Laughing Pearl lifted the cup of our clover-and-ash tea to her mouth below the scarf and took a thoughtful sip.
“Clover,” she said, spilling the cup. The crowd laughed uproariously as Laughing Pearl lifted the other cup — the one with Widower Cheng’s tea. I could see her hand trembling as she lifted it to her lips.
Her scream was high and piercing, and she threw the cup to the ground. The crowd’s laughter died instantly as she wavered on her feet and fell, coughing and sputtering.
“Blood! Human blood!” she cried out. Her distress was all the more convincing for it being genuine. “Murder! Poison!
Widower Cheng started to protest but it was too late — some flunky of the Magistrate had already grabbed one of his tea bricks to take to the indolent chef and Laughing Pearl had vanished into the crowd, half crying and half laughing.
The flunkies of the magistrate expected, I think, that the head cook — whose palette was perhaps even more sensitive than Laughing Pearl’s — would taste Widower Cheng’s tea and declare the whole thing a hoax perpetrated by a young boy’s overactive imagination, perhaps mistaking ox blood for human. What they didn’t count on was the fact that the cook was a confessed misanthrope who hated Widower Cheng on principle and wasn’t particularly inclined to lie on his behalf. In fact, I think I can say with certainty that the head cook’s palette was more refined, because he not only identified the binding agent in the brick as the blood of a man, but he described poor Laughing Pearl’s twin brother down to the color of his hair and the manner in which he was killed. They found the body a day later where we had buried it, still bleeding scorpions from its mutilated mouth. Evidence discovered on one’s own, of course, is far more convincing than evidence presented by anyone else, and there was . By the time they found out that the head cook’s youngest apprentice had been stone cold drunk the entire time and someone had broken into Widower Cheng's production house, we were long gone with no intention of ever coming back, and Widower Cheng had already been executed and his production house burnt to the ground. I believe they still have a priest presiding over the place to this day.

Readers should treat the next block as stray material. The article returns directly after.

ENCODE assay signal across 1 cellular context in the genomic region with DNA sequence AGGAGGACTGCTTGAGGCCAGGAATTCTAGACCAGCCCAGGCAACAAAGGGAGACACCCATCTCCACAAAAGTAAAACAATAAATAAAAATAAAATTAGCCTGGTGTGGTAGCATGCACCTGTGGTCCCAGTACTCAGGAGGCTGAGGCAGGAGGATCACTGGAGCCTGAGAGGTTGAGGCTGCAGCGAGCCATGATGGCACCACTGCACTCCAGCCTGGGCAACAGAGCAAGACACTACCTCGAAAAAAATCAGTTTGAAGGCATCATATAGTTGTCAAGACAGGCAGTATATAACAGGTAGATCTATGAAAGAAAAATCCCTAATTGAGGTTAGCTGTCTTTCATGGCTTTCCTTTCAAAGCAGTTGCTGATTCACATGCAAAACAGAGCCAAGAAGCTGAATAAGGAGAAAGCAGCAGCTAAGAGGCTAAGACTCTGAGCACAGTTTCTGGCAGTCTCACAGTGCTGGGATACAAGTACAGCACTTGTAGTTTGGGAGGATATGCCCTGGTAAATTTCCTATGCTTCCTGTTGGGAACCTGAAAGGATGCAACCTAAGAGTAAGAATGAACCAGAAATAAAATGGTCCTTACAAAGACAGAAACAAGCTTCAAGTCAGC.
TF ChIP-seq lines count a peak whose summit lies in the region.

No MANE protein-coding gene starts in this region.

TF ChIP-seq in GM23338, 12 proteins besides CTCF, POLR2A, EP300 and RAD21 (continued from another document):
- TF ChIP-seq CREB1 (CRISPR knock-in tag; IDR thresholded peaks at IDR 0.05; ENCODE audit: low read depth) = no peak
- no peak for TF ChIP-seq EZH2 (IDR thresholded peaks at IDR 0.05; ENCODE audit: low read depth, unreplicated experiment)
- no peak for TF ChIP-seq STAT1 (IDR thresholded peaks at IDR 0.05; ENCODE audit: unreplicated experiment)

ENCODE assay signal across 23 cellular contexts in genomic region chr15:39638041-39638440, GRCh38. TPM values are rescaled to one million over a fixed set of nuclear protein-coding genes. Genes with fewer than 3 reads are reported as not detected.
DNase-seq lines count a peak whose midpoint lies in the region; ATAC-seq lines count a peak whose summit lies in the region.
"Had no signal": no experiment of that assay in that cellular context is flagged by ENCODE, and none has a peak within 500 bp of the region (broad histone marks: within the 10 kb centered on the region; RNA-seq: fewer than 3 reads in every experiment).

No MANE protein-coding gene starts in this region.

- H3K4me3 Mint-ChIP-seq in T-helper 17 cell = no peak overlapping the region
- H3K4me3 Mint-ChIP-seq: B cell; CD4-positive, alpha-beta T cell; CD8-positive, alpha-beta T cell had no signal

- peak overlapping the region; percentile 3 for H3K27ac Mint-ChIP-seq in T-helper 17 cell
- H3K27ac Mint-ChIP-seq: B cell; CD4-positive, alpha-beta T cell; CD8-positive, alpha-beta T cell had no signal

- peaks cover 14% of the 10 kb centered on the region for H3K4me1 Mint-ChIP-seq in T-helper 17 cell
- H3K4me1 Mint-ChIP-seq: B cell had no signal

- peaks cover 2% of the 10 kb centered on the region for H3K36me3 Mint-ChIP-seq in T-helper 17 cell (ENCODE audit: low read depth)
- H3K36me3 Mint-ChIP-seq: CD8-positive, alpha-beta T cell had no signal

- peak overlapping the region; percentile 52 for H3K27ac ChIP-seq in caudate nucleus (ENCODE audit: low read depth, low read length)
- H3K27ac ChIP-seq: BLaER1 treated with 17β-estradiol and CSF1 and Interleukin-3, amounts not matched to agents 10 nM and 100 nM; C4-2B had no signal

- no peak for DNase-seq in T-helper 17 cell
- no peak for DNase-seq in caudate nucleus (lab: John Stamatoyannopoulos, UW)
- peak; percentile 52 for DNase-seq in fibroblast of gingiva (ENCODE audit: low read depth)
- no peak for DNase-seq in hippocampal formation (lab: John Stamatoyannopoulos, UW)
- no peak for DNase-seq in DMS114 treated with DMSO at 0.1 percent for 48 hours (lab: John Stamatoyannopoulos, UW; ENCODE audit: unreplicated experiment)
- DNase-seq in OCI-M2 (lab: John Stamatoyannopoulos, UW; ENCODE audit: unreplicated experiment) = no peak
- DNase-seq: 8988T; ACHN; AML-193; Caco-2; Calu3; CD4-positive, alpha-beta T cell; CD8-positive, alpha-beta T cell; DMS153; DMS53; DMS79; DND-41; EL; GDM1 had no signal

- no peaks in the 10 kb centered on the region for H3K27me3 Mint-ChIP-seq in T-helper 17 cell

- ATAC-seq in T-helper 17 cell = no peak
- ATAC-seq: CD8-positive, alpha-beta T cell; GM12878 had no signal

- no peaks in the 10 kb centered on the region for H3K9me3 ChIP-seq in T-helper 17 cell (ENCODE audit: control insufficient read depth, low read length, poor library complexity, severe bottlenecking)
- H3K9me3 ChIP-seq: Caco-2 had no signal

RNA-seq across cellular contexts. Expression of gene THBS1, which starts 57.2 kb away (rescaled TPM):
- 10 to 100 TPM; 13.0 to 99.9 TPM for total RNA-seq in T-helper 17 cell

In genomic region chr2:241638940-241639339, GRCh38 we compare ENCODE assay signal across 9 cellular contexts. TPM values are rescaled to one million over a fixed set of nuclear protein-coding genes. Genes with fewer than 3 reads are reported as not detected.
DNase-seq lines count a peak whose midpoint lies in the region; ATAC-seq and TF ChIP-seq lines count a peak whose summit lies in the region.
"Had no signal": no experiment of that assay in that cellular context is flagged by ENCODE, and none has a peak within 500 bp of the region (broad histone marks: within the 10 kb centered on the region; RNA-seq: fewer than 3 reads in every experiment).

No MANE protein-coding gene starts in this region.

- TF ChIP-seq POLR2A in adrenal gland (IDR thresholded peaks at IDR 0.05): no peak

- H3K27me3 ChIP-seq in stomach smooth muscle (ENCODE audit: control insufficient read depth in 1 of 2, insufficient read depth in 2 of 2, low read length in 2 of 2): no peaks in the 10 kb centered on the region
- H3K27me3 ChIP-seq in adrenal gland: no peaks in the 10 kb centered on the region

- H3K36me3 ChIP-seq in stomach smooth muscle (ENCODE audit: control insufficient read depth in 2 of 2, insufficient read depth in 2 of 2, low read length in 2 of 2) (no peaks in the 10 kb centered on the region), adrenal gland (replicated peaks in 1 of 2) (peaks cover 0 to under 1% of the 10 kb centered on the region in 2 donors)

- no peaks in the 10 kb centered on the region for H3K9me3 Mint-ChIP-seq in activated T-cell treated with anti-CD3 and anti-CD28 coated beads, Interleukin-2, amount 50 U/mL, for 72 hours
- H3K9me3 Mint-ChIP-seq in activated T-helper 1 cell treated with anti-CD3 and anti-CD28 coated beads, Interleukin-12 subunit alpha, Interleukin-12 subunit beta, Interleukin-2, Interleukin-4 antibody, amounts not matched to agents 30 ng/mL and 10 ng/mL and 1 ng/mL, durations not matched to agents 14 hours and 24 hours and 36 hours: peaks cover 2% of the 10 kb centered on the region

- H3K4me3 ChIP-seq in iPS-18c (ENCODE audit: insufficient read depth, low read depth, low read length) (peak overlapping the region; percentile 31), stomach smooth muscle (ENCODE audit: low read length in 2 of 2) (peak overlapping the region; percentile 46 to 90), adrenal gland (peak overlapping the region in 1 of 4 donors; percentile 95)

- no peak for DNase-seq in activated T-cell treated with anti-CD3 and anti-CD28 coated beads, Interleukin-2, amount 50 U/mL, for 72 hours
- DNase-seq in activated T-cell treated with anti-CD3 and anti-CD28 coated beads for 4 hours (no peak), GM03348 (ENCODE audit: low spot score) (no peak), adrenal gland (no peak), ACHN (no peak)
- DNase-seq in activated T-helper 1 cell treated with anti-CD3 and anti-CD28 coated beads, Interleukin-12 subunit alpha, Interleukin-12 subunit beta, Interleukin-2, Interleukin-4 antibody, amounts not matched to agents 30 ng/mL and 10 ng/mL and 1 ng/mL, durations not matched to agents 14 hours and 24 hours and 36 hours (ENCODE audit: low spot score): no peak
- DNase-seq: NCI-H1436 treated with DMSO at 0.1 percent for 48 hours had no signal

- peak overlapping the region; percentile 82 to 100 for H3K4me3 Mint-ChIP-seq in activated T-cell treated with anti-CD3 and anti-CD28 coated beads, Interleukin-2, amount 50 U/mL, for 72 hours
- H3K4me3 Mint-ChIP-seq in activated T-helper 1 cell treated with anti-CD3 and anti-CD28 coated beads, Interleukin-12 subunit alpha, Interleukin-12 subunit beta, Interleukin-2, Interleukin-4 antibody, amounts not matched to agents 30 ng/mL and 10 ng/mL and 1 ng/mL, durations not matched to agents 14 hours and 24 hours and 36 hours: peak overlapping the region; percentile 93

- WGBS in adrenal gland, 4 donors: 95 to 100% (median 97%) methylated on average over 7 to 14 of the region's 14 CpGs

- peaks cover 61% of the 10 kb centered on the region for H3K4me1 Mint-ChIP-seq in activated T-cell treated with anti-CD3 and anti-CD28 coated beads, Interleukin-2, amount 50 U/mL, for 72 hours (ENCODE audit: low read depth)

Laughing Pearl walked with us for half a day when we escaped the city, dressed in her dead brother’s clothes. As the sun was setting we stopped by a journey marker and sat down together to watch the clouds.
“Where are you going?” I asked. She shrugged.
“Away,” she said. “With my brother dead, what is there for me here?” She turned a knife in her hand over and over again — it was too large for her hand, the kind of knife given to boys whose parents believe they will grow up to be warriors. It had been her brother’s, and it was the only thing that she had taken from his body.
“You could come with us,” I offered, but she shook her head.
“No, I don’t think so,” she said. “My brother always wanted to see the world. I think he and I will find our own way from now on.”
“Will I ever see you again?” I asked. This time, she smiled — a real, genuine smile, prettier than the sunset behind us.
“Maybe,” she said, flipping the knife in her hand. “I hope so.”
When she vanished in the night, I thought that would be the last I ever saw of Laughing Pearl. As it turns out, I did see her again — I’d stolen a one-of-a-kind pepper from her kitchen, and she was pointing that knife straight at my throat. I had a good reason, mind, but that is a story for another day.